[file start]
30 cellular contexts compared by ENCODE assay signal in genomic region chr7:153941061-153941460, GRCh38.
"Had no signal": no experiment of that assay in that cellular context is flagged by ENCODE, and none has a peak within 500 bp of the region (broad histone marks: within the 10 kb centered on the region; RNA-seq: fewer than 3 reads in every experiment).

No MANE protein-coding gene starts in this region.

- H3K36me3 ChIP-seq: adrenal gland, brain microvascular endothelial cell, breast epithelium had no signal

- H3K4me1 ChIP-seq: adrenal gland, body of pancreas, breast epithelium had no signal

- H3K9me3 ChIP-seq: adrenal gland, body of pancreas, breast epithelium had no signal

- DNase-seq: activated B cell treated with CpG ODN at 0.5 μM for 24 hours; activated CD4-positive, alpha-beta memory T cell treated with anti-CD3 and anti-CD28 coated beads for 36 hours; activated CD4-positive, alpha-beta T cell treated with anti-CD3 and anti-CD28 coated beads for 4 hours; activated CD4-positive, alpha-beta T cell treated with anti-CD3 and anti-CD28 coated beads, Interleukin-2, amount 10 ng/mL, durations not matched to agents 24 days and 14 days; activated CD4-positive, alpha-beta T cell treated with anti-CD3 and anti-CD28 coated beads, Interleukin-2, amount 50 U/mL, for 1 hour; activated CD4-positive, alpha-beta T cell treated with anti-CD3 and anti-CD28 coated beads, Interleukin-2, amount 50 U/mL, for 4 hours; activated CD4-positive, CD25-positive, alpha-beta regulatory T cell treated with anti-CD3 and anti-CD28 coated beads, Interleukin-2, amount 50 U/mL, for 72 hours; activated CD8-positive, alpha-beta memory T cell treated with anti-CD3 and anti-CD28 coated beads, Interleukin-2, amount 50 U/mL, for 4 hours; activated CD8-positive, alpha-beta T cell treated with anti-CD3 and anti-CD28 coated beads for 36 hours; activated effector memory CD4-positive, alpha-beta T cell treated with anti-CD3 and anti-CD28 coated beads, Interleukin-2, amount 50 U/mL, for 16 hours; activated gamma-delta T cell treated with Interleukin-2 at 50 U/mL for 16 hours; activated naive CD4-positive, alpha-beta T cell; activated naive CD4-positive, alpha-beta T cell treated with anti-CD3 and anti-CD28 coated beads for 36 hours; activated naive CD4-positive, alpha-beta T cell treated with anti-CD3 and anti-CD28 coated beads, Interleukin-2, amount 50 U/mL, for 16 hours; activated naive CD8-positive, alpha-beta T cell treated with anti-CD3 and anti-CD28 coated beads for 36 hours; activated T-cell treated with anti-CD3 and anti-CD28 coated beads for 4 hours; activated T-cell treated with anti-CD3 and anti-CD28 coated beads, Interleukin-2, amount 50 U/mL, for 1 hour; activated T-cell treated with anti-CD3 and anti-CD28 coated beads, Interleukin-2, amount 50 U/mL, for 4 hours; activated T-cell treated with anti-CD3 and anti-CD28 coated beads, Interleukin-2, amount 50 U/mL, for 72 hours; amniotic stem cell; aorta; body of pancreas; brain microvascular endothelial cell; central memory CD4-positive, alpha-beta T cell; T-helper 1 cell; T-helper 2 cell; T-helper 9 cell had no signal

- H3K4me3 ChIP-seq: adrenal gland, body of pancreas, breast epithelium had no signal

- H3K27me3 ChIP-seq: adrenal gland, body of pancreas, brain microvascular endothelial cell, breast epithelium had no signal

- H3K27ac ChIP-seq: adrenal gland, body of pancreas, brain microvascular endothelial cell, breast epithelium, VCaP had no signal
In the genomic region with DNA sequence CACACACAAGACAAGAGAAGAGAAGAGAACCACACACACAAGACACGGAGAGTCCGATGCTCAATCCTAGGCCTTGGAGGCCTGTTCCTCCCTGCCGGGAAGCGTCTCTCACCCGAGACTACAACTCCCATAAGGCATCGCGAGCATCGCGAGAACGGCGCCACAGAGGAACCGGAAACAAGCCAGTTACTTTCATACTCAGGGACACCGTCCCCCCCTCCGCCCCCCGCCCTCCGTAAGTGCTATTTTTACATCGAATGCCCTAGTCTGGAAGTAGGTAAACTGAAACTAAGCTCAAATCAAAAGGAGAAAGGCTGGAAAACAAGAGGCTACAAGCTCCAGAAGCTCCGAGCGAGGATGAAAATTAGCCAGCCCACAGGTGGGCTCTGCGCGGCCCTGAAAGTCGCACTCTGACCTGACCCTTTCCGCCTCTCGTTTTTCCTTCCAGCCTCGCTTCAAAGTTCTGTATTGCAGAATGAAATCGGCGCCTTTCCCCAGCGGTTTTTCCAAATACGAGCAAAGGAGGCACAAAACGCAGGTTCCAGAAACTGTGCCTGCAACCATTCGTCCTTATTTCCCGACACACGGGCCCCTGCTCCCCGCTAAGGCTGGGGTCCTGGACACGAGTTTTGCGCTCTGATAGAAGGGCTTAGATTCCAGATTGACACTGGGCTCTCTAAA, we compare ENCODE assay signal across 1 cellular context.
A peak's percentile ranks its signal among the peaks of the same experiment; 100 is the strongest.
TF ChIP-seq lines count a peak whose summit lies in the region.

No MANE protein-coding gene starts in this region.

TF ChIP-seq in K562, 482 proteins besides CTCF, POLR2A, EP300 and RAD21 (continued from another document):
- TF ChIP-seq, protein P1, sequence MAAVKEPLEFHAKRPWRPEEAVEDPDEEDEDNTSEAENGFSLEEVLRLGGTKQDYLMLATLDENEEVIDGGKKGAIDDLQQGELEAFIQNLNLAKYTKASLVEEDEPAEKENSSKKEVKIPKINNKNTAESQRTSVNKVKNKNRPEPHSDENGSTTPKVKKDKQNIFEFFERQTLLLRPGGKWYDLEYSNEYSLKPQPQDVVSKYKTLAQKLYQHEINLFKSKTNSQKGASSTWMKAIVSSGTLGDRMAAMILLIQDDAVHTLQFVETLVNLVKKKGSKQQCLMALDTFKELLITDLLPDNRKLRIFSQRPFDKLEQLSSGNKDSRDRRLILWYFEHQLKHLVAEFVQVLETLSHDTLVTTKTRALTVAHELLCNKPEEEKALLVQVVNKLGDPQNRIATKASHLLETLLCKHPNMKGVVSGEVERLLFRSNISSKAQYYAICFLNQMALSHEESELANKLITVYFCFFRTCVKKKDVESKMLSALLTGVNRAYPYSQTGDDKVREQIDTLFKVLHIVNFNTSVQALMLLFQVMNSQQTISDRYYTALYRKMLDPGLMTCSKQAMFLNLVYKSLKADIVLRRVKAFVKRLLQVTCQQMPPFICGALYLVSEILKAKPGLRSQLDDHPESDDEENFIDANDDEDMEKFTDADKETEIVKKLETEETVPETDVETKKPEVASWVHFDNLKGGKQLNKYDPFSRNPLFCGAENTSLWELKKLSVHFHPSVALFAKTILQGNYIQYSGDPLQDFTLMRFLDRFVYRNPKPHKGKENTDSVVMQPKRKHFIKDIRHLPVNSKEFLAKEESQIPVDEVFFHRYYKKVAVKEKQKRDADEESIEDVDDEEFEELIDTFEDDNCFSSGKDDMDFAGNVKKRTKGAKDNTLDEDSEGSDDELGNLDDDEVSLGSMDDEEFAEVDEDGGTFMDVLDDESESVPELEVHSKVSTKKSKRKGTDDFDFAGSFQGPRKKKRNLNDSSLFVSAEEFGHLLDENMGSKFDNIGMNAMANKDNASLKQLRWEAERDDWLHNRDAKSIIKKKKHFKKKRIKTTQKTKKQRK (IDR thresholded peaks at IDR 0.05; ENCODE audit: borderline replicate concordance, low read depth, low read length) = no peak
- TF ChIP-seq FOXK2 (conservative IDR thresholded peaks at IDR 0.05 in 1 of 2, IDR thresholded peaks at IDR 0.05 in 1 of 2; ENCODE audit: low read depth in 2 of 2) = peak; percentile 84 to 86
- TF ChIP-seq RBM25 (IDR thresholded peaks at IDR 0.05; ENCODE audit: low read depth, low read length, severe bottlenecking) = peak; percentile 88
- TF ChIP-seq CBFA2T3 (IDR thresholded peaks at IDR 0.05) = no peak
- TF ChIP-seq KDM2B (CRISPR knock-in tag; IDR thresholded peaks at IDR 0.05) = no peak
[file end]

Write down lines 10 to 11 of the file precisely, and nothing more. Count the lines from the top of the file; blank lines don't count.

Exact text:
- H3K27ac ChIP-seq: adrenal gland, body of pancreas, brain microvascular endothelial cell, breast epithelium, VCaP had no signal
In the genomic region with DNA sequence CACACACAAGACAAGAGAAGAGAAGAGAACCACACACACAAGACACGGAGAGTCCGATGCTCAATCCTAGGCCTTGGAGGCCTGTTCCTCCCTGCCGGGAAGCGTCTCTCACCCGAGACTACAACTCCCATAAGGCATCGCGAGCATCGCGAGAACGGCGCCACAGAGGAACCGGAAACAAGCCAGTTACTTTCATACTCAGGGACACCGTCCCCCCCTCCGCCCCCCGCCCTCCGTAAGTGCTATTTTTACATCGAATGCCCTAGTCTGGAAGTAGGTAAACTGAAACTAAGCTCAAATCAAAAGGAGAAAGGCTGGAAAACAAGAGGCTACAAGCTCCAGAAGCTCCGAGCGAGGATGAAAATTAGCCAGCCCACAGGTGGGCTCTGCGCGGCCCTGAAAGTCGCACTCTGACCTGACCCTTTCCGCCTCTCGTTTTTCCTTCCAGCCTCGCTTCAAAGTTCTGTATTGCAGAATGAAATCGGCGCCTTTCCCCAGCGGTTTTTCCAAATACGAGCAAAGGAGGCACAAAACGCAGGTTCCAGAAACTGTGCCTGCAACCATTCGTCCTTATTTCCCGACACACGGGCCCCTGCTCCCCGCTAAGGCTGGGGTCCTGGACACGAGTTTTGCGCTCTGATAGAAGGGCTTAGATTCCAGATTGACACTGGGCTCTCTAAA, we compare ENCODE assay signal across 1 cellular context.